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Chapter 15 Urban America. Section 1 Immigration. Europeans Flood Into the U.S. By the 1890s, eastern and southern Europeans made up more than half of all immigrants. Of the 14 million, many were European Jews. America offered immigrants: Employment Few immigrant restrictions

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chapter 15 urban america

Chapter 15Urban America

Section 1

Immigration

europeans flood into the u s
Europeans Flood Into the U.S.
  • By the 1890s, eastern and southern Europeans made up more than half of all immigrants.
  • Of the 14 million, many were European Jews.
  • America offered immigrants:
    • Employment
    • Few immigrant restrictions
    • Avoidance of military service
    • Religious freedom
    • Chance to move up the social ladder
the atlantic voyage
The Atlantic Voyage
  • Most immigrants took the difficult trip to the U.S. in steerage, the least expensive accommodations on a steamship.
  • Normally took 14 days and ended at Ellis Island, the processing center on the East coast after 1892.
the atlantic voyage1
The Atlantic Voyage
  • Most passed through Ellis Island in a day.
  • Some faced possible separation from family and deportation due to health problems.
ethnic cities
Ethnic Cities
  • Most immigrants settled in cities.
  • Neighborhoods were separated into ethnic groups.
  • They duplicated many of the comforts of their homelands, including language and religion.
asian immigration to america
Asian Immigration to America
  • Factors in the increase in Asian immigration:
    • Severe unemployment, poverty, and famine in China.
    • Discovery of gold in California
    • The Taiping Rebellion in China
    • Demand for RR workers in the U.S.
asian immigration to america1
Asian Immigration to America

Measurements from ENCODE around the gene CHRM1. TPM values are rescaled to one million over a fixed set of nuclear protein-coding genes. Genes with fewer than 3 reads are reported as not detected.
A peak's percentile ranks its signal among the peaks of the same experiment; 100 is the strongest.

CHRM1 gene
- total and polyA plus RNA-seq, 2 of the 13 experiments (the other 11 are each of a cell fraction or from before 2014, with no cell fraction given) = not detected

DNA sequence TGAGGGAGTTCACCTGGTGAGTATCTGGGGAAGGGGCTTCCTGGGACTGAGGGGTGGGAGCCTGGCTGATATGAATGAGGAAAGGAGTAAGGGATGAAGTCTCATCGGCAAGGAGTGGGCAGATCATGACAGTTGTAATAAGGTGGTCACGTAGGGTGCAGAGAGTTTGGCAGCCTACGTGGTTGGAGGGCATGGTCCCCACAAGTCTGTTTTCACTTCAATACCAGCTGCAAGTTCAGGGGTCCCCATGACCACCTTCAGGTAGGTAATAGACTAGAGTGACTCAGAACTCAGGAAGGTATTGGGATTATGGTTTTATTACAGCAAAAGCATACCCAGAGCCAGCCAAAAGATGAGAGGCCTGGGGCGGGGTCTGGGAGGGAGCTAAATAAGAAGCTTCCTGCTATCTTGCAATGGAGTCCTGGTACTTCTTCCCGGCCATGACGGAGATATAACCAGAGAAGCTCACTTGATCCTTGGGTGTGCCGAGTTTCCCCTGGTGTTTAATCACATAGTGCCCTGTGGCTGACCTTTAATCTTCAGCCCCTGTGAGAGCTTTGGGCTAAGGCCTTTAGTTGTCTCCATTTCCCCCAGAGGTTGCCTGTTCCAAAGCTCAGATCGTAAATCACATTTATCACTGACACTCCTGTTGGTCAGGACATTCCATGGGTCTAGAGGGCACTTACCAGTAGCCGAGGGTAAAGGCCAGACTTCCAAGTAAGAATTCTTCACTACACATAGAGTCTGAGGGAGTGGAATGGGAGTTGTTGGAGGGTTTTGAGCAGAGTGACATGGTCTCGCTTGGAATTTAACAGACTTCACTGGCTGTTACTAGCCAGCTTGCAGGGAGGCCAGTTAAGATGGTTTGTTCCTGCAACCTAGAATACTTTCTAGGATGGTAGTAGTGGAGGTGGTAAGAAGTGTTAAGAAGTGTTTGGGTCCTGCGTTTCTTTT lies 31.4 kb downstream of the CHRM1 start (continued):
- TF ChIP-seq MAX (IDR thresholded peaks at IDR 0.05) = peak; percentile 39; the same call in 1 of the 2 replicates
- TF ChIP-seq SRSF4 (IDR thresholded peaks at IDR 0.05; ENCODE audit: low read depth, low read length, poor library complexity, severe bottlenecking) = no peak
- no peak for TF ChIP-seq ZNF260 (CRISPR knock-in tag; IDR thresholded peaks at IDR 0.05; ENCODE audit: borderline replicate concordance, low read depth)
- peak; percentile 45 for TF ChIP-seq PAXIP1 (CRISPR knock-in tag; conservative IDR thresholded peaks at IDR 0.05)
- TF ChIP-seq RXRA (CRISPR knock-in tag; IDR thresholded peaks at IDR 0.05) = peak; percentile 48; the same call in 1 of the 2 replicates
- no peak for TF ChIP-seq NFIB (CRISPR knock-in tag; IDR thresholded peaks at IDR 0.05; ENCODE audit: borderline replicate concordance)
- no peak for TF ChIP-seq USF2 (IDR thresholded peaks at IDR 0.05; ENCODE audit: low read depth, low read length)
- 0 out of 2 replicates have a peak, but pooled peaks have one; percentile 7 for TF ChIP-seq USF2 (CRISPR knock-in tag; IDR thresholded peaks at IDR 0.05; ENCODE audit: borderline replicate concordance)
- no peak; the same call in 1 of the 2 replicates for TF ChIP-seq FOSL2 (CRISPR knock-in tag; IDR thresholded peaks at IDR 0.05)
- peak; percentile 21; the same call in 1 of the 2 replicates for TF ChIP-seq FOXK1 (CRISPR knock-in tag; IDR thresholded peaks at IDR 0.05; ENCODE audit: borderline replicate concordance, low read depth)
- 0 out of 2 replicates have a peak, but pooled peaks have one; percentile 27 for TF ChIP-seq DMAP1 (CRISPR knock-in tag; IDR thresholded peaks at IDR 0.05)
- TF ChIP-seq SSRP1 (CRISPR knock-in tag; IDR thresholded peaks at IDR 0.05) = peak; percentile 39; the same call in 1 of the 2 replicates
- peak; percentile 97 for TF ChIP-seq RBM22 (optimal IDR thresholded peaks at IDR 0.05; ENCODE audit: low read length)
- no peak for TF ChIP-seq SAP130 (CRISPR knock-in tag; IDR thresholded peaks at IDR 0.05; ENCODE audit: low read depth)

• In Western cities, Chinese immigrants worked as:
    • Laborers
    • Servants
    • Skilled tradesmen
    • Merchants
    • Some opened their own laundries
asian immigration to america2
Asian Immigration to America
  • B/w 1900 & 1919, Japanese immigration to the U.S. drastically increased as Japan began to build an industrial economy and empire.
asian immigration to the u s
Asian Immigration to the U.S.
  • 1910 – barracks opened on Angel Island in California.
  • Asian immigrants, mostly young men and boys, waited sometimes for months for the results of immigration hearings.
the resurgence of nativism
The Resurgence of Nativism
  • The increase in immigration led to nativism, an extreme dislike for foreigners by native-born people and the desire to limit immigration.
  • 1840s & 1850s nativism was directed toward the Irish.
  • Early 1900s, it was the Asian, Jews, and eastern Europeans.
the resurgence of nativism1
The Resurgence of Nativism
  • Nativism led to the formation of 2 anti-immigration groups:
    • The American Protective Association
    • Workingman’s Party of California
american protective association
American Protective Association
  • 500,000 members by 1887.
  • Henry Bowers – founder
  • Disliked Catholics and foreigners.
  • Wanted to stop immigration.
workingman s party of california
Workingman’s Party of California
  • Denis Kearny, an Irish immigrant, organized the party.
  • They wanted to stop Chinese immigration.
  • Racial violence resulted
  • Party won seats in CA legislature and made Chinese immigration a national issue.
impact of the anti immigration movement
Impact of the Anti-Immigration Movement
  • 1882 – Congress passed Chinese Exclusion Act.
  • Barred Chinese immigrants for 10 years & prevented Chinese already in America from becoming citizens.
  • Act renewed in 1892, made permanent in 1902.
  • Repealed in 1943.
end of section 1

End of Section 1

Next: Section 2

Urbanization

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